As a subject matter expert in protective operations, it just boils my blood when I see security officers, especially armed security officers overweight and essentially unfit for the tasks at hand. Members of a popular gym chain were recently car jacked at the gym’s parking lot; the car jackers were caught by police shortly after the crime. The gym in response to the carjacking hired armed security to act as a deterrent against future carjackings or other parking lot related crime. On the surface, this is not a bad response to a violent crime, however what the gym management failed to understand was how to access and evaluate security firms and their officers.

Except for one individual who seemed capable of responding to an armed attack, the rest of the security team, smoked on duty, leaned against the gym building, lacked good communication skills, were all dressed in black BDUs and for the most part were overweight. The gym management hired the “lowest bidder” in this case without truly assessing if this security firm would lower their risk of another crime while acting as an extended customer service arm of the club. The danger that the security firm in question presents is related to security liability. Had another armed attack occurred, the overweight,smoking security officer would then be required to assess the situation, communicate the danger, RUN to confront the assailant, and potentially deploy his weapon, maybe fire it. How many of you want to trust your life to an out of shape armed person. When the heart rate elevates, fine motors skills like shooting accurately depreciate.

If selection of a security force is needed, the hiring decision makers have to ensure that the officers are equipped to handle a “worst case scenario”. Too often unarmed and armed security are hired as a psychologically deterrent, however when an actually emergency occurs in many cases these officers lack the proper training and physical fitness to respond as needed.



Running and Shooting

 Core values  Comments Off on Running and Shooting
Sep 032012

Many people think of a gun as some great equalizer where the user  can be an old grandma, who simply has to aim and pull the trigger to deter the threat from a much bigger and younger attacker. In California, which has some of the strictest gun laws, ironically citizens upon attending a safety course, and being “vetted” by a criminal check, can purchase a hand gun without demonstrating their ability to effectively hit their targets on a range. The common held belief that deploying a weapon is about pointing and shooting like it is a camera, is quite erroneous. Even though countless people do train on ranges shooting paper targets honing their marksmanship skills across the USA, very few people actually posses the speed, agility, and quickness to deploy their weapons in real life situations.

In a real life or death situation such as a home invasion, the gun owner has to first assess the threat, run to where his or her gun is,  unlock it, arm it, acquire the position of the bad guys, position him or herself between the criminals and protected family members and eliminate the threats with accurate shots all within a minute or less while most likely having an extremely high heart rate.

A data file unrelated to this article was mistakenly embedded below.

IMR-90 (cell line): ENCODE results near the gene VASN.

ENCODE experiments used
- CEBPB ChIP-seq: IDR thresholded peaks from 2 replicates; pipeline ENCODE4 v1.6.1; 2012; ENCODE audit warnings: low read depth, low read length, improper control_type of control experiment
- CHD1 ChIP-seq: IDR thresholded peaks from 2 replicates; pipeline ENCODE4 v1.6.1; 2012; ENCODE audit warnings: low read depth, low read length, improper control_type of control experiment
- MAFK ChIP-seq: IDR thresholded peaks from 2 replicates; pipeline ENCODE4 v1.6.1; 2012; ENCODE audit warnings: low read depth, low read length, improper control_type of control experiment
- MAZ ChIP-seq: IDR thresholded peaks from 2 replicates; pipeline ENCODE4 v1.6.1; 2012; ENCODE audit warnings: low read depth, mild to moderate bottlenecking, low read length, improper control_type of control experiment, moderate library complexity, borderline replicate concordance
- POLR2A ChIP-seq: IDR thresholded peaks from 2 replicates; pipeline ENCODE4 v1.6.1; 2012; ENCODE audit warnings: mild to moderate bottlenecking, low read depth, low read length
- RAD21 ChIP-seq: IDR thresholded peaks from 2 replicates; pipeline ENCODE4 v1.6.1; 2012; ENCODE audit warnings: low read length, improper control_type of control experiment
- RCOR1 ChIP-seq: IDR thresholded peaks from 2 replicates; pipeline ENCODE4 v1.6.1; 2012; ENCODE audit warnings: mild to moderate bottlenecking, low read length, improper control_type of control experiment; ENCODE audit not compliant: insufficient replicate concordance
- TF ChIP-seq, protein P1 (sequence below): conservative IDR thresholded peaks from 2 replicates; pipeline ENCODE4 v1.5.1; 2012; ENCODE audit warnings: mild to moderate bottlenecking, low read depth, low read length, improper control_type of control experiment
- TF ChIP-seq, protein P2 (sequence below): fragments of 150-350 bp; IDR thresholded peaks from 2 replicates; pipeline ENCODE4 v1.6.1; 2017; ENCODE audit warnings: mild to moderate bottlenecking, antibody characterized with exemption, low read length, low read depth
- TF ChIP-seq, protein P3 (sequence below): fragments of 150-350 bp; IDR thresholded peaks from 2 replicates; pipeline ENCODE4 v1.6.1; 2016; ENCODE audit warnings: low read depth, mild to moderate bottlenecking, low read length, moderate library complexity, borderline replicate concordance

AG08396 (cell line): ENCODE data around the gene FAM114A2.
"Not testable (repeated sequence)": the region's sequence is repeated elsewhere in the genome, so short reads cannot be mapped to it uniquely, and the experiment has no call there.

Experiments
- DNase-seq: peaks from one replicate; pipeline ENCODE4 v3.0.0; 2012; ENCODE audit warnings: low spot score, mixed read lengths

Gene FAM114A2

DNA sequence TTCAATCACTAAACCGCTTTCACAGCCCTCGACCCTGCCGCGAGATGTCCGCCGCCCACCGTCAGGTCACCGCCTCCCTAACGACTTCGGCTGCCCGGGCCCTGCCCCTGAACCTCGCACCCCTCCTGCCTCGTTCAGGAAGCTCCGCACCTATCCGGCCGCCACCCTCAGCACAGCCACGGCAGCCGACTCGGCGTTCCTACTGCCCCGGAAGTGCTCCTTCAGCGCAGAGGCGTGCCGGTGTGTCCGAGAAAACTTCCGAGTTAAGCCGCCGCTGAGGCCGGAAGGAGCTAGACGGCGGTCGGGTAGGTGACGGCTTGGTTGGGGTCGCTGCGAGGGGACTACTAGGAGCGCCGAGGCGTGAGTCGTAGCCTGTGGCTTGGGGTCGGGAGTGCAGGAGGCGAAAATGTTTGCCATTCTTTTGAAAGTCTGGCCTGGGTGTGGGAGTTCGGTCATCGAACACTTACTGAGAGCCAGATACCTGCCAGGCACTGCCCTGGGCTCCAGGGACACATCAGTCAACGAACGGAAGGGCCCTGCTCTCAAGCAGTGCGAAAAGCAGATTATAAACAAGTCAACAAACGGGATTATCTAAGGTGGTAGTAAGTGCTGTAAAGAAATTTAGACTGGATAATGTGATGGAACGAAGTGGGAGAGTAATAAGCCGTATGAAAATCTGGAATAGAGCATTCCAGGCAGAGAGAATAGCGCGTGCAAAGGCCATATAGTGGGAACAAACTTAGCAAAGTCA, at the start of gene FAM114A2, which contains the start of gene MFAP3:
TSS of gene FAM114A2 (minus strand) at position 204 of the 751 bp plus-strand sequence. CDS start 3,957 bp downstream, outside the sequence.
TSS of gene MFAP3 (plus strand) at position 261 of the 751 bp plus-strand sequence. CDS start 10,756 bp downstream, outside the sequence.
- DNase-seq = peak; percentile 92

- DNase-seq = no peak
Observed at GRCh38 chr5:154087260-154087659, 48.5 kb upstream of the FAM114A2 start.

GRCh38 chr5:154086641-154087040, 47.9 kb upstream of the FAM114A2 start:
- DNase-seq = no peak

If you were paying attention, the operative words were ” extremely high heart rate”. When the heart rate spikes, the fine motor skills such as shooting diminish. All of the hours spent on a gun range are useless unless an individual practices operating their firearm under duress. Obviously one can’t fire off rounds in their own home, but what one can do is practice all of the steps prior to discharging his or her weapon. The neuromuscular and anaerobic conditioning of reality based drills and fitness training will benefit the gun owner if a life threatening criminal attack shall occur.

Even police officers are not immune to overly relying on static training at the gun range when their time should be better spent mimicking the physical demands of responding to a crime. Recently, the NYPD responded to a shooting outside the Empire State Building, many bystanders were shot by police officers who lost their accuracy after running to the scene.

If gun owners had to pass a physical fitness test, qualify at the range under realistic shooting scenarios, and attend a course on pre-attack indicators, prior to purchasing a firearm, the incidents of wrongful deaths would surely plummet.

Fitness saves lives!


Physical Fitness vs Combat Fitness

 Core values  Comments Off on Physical Fitness vs Combat Fitness
Aug 072012

We often judge physical fitness by how much weight someone can lift, how fast or long someone can run, or by their physique. Achieving supreme physical fitness should be a goal for every human to improve their quality of life. For a unique and small population, supreme combat fitness is the goal. Being in good shape does help in achieving a high level of combat fitness, but with combat fitness there are so many physical and mental elements one has to concentrate on that go “beyond the gym”.

Similar to football players that have to be in “hitting shape” before their season gets underway, tactical engagements require one to be able to withstand unbelievable rigors in the course of their jobs.

Here a some facets of combat fitness that need to be mastered to improve performance in the field:

1. Speed, Agility, and Quickness (SAQ) are the cornerstones of athletics; in a military/emergency environment, the combatant or first responder has to possess SAQ skills while being loaded down with battle gear or a duty belt.